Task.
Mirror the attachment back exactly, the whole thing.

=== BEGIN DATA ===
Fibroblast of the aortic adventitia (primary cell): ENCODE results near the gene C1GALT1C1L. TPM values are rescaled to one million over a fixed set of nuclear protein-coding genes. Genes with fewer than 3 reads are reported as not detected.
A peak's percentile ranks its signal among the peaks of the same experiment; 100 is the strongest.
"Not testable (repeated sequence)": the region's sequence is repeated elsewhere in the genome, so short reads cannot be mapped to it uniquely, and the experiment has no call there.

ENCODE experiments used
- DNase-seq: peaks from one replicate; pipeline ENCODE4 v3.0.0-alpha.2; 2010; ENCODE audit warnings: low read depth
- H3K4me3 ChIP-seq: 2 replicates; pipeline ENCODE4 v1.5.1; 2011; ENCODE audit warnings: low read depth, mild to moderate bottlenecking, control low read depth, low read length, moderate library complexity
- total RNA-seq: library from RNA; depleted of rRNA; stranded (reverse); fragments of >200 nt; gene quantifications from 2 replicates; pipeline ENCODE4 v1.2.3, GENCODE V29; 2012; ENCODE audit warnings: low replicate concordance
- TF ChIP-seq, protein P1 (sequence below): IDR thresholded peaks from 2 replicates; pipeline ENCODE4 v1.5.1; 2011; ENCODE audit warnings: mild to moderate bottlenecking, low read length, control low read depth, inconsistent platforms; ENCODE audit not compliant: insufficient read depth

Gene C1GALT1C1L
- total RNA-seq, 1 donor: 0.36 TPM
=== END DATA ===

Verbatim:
Fibroblast of the aortic adventitia (primary cell): ENCODE results near the gene C1GALT1C1L. TPM values are rescaled to one million over a fixed set of nuclear protein-coding genes. Genes with fewer than 3 reads are reported as not detected.
A peak's percentile ranks its signal among the peaks of the same experiment; 100 is the strongest.
"Not testable (repeated sequence)": the region's sequence is repeated elsewhere in the genome, so short reads cannot be mapped to it uniquely, and the experiment has no call there.

ENCODE experiments used
- DNase-seq: peaks from one replicate; pipeline ENCODE4 v3.0.0-alpha.2; 2010; ENCODE audit warnings: low read depth
- H3K4me3 ChIP-seq: 2 replicates; pipeline ENCODE4 v1.5.1; 2011; ENCODE audit warnings: low read depth, mild to moderate bottlenecking, control low read depth, low read length, moderate library complexity
- total RNA-seq: library from RNA; depleted of rRNA; stranded (reverse); fragments of >200 nt; gene quantifications from 2 replicates; pipeline ENCODE4 v1.2.3, GENCODE V29; 2012; ENCODE audit warnings: low replicate concordance
- TF ChIP-seq, protein P1 (sequence below): IDR thresholded peaks from 2 replicates; pipeline ENCODE4 v1.5.1; 2011; ENCODE audit warnings: mild to moderate bottlenecking, low read length, control low read depth, inconsistent platforms; ENCODE audit not compliant: insufficient read depth

Gene C1GALT1C1L
- total RNA-seq, 1 donor: 0.36 TPM